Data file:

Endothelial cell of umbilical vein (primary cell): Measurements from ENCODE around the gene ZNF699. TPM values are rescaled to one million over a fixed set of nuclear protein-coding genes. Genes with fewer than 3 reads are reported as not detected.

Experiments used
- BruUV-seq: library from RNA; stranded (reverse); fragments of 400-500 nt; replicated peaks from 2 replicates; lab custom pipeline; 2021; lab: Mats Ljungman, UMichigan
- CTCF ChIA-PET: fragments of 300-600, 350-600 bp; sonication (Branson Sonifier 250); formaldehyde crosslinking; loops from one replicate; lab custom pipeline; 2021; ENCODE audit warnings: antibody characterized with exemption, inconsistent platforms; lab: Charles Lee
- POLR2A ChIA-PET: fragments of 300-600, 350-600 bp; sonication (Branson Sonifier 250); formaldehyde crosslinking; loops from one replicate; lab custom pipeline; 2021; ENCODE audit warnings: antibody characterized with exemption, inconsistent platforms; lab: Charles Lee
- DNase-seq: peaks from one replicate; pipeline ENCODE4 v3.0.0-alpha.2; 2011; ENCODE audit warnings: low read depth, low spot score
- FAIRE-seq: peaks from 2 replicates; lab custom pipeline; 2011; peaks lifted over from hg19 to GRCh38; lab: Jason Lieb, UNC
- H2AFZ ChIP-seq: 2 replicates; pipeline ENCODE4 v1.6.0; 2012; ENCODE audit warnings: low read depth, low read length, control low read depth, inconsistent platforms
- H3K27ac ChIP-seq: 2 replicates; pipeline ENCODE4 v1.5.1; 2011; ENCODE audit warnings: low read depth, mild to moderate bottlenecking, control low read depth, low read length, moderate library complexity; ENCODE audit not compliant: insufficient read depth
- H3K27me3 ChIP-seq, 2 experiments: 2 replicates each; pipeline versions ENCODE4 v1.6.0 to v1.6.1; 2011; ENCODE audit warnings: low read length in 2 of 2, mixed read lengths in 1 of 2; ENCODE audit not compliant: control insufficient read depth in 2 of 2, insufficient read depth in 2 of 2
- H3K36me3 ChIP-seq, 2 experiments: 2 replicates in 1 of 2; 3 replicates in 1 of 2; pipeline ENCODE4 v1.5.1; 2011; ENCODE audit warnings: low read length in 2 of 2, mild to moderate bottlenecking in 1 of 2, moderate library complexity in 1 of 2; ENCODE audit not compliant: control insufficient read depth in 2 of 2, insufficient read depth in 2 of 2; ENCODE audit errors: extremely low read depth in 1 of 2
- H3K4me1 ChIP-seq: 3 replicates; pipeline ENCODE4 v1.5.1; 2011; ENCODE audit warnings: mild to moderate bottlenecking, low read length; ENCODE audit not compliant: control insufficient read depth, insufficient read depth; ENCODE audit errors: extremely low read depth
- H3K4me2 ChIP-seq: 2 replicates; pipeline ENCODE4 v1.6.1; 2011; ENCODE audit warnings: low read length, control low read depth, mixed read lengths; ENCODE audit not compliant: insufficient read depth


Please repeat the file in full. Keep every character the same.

Endothelial cell of umbilical vein (primary cell): Measurements from ENCODE around the gene ZNF699. TPM values are rescaled to one million over a fixed set of nuclear protein-coding genes. Genes with fewer than 3 reads are reported as not detected.

Experiments used
- BruUV-seq: library from RNA; stranded (reverse); fragments of 400-500 nt; replicated peaks from 2 replicates; lab custom pipeline; 2021; lab: Mats Ljungman, UMichigan
- CTCF ChIA-PET: fragments of 300-600, 350-600 bp; sonication (Branson Sonifier 250); formaldehyde crosslinking; loops from one replicate; lab custom pipeline; 2021; ENCODE audit warnings: antibody characterized with exemption, inconsistent platforms; lab: Charles Lee
- POLR2A ChIA-PET: fragments of 300-600, 350-600 bp; sonication (Branson Sonifier 250); formaldehyde crosslinking; loops from one replicate; lab custom pipeline; 2021; ENCODE audit warnings: antibody characterized with exemption, inconsistent platforms; lab: Charles Lee
- DNase-seq: peaks from one replicate; pipeline ENCODE4 v3.0.0-alpha.2; 2011; ENCODE audit warnings: low read depth, low spot score
- FAIRE-seq: peaks from 2 replicates; lab custom pipeline; 2011; peaks lifted over from hg19 to GRCh38; lab: Jason Lieb, UNC
- H2AFZ ChIP-seq: 2 replicates; pipeline ENCODE4 v1.6.0; 2012; ENCODE audit warnings: low read depth, low read length, control low read depth, inconsistent platforms
- H3K27ac ChIP-seq: 2 replicates; pipeline ENCODE4 v1.5.1; 2011; ENCODE audit warnings: low read depth, mild to moderate bottlenecking, control low read depth, low read length, moderate library complexity; ENCODE audit not compliant: insufficient read depth
- H3K27me3 ChIP-seq, 2 experiments: 2 replicates each; pipeline versions ENCODE4 v1.6.0 to v1.6.1; 2011; ENCODE audit warnings: low read length in 2 of 2, mixed read lengths in 1 of 2; ENCODE audit not compliant: control insufficient read depth in 2 of 2, insufficient read depth in 2 of 2
- H3K36me3 ChIP-seq, 2 experiments: 2 replicates in 1 of 2; 3 replicates in 1 of 2; pipeline ENCODE4 v1.5.1; 2011; ENCODE audit warnings: low read length in 2 of 2, mild to moderate bottlenecking in 1 of 2, moderate library complexity in 1 of 2; ENCODE audit not compliant: control insufficient read depth in 2 of 2, insufficient read depth in 2 of 2; ENCODE audit errors: extremely low read depth in 1 of 2
- H3K4me1 ChIP-seq: 3 replicates; pipeline ENCODE4 v1.5.1; 2011; ENCODE audit warnings: mild to moderate bottlenecking, low read length; ENCODE audit not compliant: control insufficient read depth, insufficient read depth; ENCODE audit errors: extremely low read depth
- H3K4me2 ChIP-seq: 2 replicates; pipeline ENCODE4 v1.6.1; 2011; ENCODE audit warnings: low read length, control low read depth, mixed read lengths; ENCODE audit not compliant: insufficient read depth